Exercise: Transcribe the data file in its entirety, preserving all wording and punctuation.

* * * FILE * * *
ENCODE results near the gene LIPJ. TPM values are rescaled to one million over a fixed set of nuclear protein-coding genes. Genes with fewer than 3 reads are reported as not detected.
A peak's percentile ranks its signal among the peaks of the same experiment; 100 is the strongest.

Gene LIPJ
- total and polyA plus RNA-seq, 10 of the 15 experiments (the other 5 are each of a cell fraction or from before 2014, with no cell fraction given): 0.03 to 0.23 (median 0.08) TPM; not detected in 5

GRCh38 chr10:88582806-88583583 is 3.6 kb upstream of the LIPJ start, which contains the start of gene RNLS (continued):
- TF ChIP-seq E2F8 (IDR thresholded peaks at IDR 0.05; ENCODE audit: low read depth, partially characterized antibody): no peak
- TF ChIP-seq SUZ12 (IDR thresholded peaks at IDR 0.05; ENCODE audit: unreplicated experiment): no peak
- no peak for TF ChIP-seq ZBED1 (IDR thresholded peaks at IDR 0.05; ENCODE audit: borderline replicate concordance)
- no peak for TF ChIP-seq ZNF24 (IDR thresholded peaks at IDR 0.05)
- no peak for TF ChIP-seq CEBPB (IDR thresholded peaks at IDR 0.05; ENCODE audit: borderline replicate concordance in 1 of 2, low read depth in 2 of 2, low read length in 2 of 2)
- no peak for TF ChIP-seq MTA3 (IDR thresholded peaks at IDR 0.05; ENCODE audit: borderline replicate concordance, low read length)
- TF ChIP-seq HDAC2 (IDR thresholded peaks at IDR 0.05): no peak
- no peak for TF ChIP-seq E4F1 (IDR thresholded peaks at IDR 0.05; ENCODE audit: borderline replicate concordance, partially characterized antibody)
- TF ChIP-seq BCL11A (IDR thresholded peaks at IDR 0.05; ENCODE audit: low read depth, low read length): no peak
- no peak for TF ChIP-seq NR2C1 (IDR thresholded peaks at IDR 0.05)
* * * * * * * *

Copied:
ENCODE results near the gene LIPJ. TPM values are rescaled to one million over a fixed set of nuclear protein-coding genes. Genes with fewer than 3 reads are reported as not detected.
A peak's percentile ranks its signal among the peaks of the same experiment; 100 is the strongest.

Gene LIPJ
- total and polyA plus RNA-seq, 10 of the 15 experiments (the other 5 are each of a cell fraction or from before 2014, with no cell fraction given): 0.03 to 0.23 (median 0.08) TPM; not detected in 5

GRCh38 chr10:88582806-88583583 is 3.6 kb upstream of the LIPJ start, which contains the start of gene RNLS (continued):
- TF ChIP-seq E2F8 (IDR thresholded peaks at IDR 0.05; ENCODE audit: low read depth, partially characterized antibody): no peak
- TF ChIP-seq SUZ12 (IDR thresholded peaks at IDR 0.05; ENCODE audit: unreplicated experiment): no peak
- no peak for TF ChIP-seq ZBED1 (IDR thresholded peaks at IDR 0.05; ENCODE audit: borderline replicate concordance)
- no peak for TF ChIP-seq ZNF24 (IDR thresholded peaks at IDR 0.05)
- no peak for TF ChIP-seq CEBPB (IDR thresholded peaks at IDR 0.05; ENCODE audit: borderline replicate concordance in 1 of 2, low read depth in 2 of 2, low read length in 2 of 2)
- no peak for TF ChIP-seq MTA3 (IDR thresholded peaks at IDR 0.05; ENCODE audit: borderline replicate concordance, low read length)
- TF ChIP-seq HDAC2 (IDR thresholded peaks at IDR 0.05): no peak
- no peak for TF ChIP-seq E4F1 (IDR thresholded peaks at IDR 0.05; ENCODE audit: borderline replicate concordance, partially characterized antibody)
- TF ChIP-seq BCL11A (IDR thresholded peaks at IDR 0.05; ENCODE audit: low read depth, low read length): no peak
- no peak for TF ChIP-seq NR2C1 (IDR thresholded peaks at IDR 0.05)